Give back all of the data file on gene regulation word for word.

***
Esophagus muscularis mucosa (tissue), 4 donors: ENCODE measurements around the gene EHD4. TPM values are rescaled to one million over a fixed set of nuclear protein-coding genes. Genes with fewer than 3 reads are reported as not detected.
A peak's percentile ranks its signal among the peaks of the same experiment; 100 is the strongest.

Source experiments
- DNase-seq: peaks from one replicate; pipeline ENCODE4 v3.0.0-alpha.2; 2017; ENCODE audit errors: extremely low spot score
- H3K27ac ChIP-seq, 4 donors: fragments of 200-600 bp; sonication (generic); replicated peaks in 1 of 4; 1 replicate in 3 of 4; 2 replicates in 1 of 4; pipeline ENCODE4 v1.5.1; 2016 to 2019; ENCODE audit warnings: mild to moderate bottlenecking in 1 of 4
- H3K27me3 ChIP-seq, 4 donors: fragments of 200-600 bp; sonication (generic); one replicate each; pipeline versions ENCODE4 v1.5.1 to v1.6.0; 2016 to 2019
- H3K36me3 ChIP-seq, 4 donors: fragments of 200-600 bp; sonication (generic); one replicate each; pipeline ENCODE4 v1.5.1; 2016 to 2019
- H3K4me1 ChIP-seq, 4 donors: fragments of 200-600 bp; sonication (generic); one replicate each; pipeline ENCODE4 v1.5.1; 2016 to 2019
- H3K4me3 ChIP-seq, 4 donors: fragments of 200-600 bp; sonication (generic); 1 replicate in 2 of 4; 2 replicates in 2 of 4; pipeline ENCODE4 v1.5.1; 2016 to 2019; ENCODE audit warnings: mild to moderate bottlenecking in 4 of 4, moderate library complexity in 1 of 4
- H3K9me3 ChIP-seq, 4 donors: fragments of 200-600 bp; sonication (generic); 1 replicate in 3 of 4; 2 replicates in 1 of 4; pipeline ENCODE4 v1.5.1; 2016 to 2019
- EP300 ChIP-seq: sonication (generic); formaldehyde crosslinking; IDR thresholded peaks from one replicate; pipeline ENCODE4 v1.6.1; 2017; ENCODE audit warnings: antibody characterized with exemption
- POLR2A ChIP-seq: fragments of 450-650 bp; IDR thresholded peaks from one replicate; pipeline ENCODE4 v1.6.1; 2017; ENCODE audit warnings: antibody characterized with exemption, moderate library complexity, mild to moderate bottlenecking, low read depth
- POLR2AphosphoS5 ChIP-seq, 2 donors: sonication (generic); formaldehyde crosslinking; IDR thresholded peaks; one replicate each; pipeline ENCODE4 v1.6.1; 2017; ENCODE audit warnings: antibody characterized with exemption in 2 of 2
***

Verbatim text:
Esophagus muscularis mucosa (tissue), 4 donors: ENCODE measurements around the gene EHD4. TPM values are rescaled to one million over a fixed set of nuclear protein-coding genes. Genes with fewer than 3 reads are reported as not detected.
A peak's percentile ranks its signal among the peaks of the same experiment; 100 is the strongest.

Source experiments
- DNase-seq: peaks from one replicate; pipeline ENCODE4 v3.0.0-alpha.2; 2017; ENCODE audit errors: extremely low spot score
- H3K27ac ChIP-seq, 4 donors: fragments of 200-600 bp; sonication (generic); replicated peaks in 1 of 4; 1 replicate in 3 of 4; 2 replicates in 1 of 4; pipeline ENCODE4 v1.5.1; 2016 to 2019; ENCODE audit warnings: mild to moderate bottlenecking in 1 of 4
- H3K27me3 ChIP-seq, 4 donors: fragments of 200-600 bp; sonication (generic); one replicate each; pipeline versions ENCODE4 v1.5.1 to v1.6.0; 2016 to 2019
- H3K36me3 ChIP-seq, 4 donors: fragments of 200-600 bp; sonication (generic); one replicate each; pipeline ENCODE4 v1.5.1; 2016 to 2019
- H3K4me1 ChIP-seq, 4 donors: fragments of 200-600 bp; sonication (generic); one replicate each; pipeline ENCODE4 v1.5.1; 2016 to 2019
- H3K4me3 ChIP-seq, 4 donors: fragments of 200-600 bp; sonication (generic); 1 replicate in 2 of 4; 2 replicates in 2 of 4; pipeline ENCODE4 v1.5.1; 2016 to 2019; ENCODE audit warnings: mild to moderate bottlenecking in 4 of 4, moderate library complexity in 1 of 4
- H3K9me3 ChIP-seq, 4 donors: fragments of 200-600 bp; sonication (generic); 1 replicate in 3 of 4; 2 replicates in 1 of 4; pipeline ENCODE4 v1.5.1; 2016 to 2019
- EP300 ChIP-seq: sonication (generic); formaldehyde crosslinking; IDR thresholded peaks from one replicate; pipeline ENCODE4 v1.6.1; 2017; ENCODE audit warnings: antibody characterized with exemption
- POLR2A ChIP-seq: fragments of 450-650 bp; IDR thresholded peaks from one replicate; pipeline ENCODE4 v1.6.1; 2017; ENCODE audit warnings: antibody characterized with exemption, moderate library complexity, mild to moderate bottlenecking, low read depth
- POLR2AphosphoS5 ChIP-seq, 2 donors: sonication (generic); formaldehyde crosslinking; IDR thresholded peaks; one replicate each; pipeline ENCODE4 v1.6.1; 2017; ENCODE audit warnings: antibody characterized with exemption in 2 of 2